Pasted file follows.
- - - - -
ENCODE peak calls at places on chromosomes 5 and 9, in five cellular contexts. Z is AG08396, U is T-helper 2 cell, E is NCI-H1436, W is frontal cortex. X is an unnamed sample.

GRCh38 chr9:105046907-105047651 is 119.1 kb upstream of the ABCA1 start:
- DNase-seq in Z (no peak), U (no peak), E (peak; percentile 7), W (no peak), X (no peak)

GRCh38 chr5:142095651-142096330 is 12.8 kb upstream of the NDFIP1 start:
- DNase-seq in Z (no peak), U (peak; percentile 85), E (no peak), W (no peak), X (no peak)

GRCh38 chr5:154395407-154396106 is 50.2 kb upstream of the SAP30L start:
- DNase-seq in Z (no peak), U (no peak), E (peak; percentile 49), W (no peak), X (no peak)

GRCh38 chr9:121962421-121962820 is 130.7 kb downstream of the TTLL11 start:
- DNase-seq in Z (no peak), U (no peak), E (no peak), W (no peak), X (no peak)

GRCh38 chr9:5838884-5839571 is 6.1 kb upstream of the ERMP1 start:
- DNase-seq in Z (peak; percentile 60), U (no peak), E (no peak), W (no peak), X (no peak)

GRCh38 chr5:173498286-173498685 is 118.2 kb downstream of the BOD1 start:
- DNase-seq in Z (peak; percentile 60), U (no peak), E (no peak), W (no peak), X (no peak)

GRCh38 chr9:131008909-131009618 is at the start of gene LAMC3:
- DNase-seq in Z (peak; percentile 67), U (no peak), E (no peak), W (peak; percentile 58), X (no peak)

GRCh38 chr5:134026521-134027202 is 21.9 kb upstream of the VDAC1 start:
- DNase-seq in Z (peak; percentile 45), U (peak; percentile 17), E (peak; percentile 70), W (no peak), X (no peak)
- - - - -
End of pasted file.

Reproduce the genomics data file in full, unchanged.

ENCODE peak calls at places on chromosomes 5 and 9, in five cellular contexts. Z is AG08396, U is T-helper 2 cell, E is NCI-H1436, W is frontal cortex. X is an unnamed sample.

GRCh38 chr9:105046907-105047651 is 119.1 kb upstream of the ABCA1 start:
- DNase-seq in Z (no peak), U (no peak), E (peak; percentile 7), W (no peak), X (no peak)

GRCh38 chr5:142095651-142096330 is 12.8 kb upstream of the NDFIP1 start:
- DNase-seq in Z (no peak), U (peak; percentile 85), E (no peak), W (no peak), X (no peak)

GRCh38 chr5:154395407-154396106 is 50.2 kb upstream of the SAP30L start:
- DNase-seq in Z (no peak), U (no peak), E (peak; percentile 49), W (no peak), X (no peak)

GRCh38 chr9:121962421-121962820 is 130.7 kb downstream of the TTLL11 start:
- DNase-seq in Z (no peak), U (no peak), E (no peak), W (no peak), X (no peak)

GRCh38 chr9:5838884-5839571 is 6.1 kb upstream of the ERMP1 start:
- DNase-seq in Z (peak; percentile 60), U (no peak), E (no peak), W (no peak), X (no peak)

GRCh38 chr5:173498286-173498685 is 118.2 kb downstream of the BOD1 start:
- DNase-seq in Z (peak; percentile 60), U (no peak), E (no peak), W (no peak), X (no peak)

GRCh38 chr9:131008909-131009618 is at the start of gene LAMC3:
- DNase-seq in Z (peak; percentile 67), U (no peak), E (no peak), W (peak; percentile 58), X (no peak)

GRCh38 chr5:134026521-134027202 is 21.9 kb upstream of the VDAC1 start:
- DNase-seq in Z (peak; percentile 45), U (peak; percentile 17), E (peak; percentile 70), W (no peak), X (no peak)